When you are working on the lab machines, there are three places where you can directly access and store your files via a file system:
\\acsnfs4.ucsd.edu\unix_home\linux\ieng6\cs125s\userThere is also a Windows link to it under the following path:
C:\ClassResources\cs125s storage directory ...
This directory should have a large amount of available space (3GB). If you keep your working directory in a remote share, use this location instead of your student account (H: drive) since it has a much larger capacity.
A more convenient way to use this directory is to mount it under a drive letter (some programs need this, e.g., when using a git shell). You can map the share path above to a drive letter using the following steps:
Start -> Computer -> Map network drive (in menu bar)
There are also a few places where you access and store files over the network:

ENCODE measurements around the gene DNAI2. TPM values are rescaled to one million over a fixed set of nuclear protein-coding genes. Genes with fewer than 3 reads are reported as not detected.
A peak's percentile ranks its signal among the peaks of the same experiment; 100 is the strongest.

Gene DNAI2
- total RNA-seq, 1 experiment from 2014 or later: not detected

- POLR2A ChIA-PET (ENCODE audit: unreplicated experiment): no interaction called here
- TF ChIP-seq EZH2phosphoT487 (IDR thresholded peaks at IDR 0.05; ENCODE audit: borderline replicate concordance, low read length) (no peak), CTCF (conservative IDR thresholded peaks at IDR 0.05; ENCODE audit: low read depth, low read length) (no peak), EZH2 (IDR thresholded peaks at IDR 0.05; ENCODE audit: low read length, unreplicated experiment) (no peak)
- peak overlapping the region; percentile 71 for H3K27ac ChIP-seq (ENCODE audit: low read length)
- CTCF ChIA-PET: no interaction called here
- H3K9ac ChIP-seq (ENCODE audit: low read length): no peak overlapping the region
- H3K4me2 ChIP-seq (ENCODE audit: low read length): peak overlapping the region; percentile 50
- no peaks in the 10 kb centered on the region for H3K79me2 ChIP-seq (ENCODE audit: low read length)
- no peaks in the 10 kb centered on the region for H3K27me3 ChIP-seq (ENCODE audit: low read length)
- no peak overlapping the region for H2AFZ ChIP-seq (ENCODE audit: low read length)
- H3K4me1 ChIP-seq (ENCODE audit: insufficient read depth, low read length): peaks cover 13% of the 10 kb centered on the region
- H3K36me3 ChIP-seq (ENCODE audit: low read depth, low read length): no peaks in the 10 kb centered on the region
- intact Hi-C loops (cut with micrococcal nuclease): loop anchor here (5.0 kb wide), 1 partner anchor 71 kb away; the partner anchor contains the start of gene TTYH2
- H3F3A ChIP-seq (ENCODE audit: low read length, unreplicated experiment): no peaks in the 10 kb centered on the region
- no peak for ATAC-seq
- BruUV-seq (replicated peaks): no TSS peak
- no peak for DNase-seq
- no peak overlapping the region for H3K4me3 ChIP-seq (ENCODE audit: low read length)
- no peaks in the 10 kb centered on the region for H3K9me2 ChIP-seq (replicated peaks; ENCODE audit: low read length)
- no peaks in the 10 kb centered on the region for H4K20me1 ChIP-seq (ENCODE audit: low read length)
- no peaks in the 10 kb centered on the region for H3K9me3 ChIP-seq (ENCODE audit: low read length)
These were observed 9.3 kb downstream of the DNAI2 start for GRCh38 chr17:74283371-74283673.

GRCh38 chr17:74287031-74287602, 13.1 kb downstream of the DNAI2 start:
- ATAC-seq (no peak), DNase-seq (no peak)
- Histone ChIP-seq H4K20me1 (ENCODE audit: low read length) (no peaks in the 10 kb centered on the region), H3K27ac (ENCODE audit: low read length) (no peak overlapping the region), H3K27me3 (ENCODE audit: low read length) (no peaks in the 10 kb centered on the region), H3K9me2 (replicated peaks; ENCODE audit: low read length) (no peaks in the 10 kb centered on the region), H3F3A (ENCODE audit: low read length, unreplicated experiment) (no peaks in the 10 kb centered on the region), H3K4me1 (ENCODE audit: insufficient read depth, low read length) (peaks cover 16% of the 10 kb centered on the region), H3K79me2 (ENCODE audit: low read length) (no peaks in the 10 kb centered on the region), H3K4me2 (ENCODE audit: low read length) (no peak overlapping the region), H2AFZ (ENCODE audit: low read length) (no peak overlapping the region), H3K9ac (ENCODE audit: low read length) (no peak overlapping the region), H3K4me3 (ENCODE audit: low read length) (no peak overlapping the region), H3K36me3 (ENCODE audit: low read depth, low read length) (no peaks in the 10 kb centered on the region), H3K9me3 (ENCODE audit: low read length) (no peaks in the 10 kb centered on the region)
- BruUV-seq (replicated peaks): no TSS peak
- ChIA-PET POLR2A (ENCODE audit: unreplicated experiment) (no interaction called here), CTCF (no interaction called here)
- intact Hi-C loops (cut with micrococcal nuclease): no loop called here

Given all of the places where your data can live, here is one suggested approach for organizing your data and getting your work done:
Source repo: Store your source code, config files, models, etc., in your source repository. Perhaps store the header files and binaries of libraries (as long as they are not too large). You want to keep your source repo reasonably sized because you will be checking it out many times over the quarter.
cs125s share: Place large files (large images, textures, compiled libraries, etc.) in the cs125s network drive. These are files that will not change often (or at all) and are too large to store in the source repo.
Lab machine: When you come to the lab to work and login to a machine, you have a couple of options. One is to do a checkout from your repo to a local directory on the machine (e.g., under C:\Workarea) and do all of your compiling and debugging there. This will have the best performance since you'll be working with files on the local drive. Note, though, that you need to commit any modifications back to the repo before you leave.
Another option is to do a checkout to the cs125s network share. Files there will persist across logins, reboots, and new images on the lab machines. But, performance is worse because all file data has to be read and written over the network while you are working.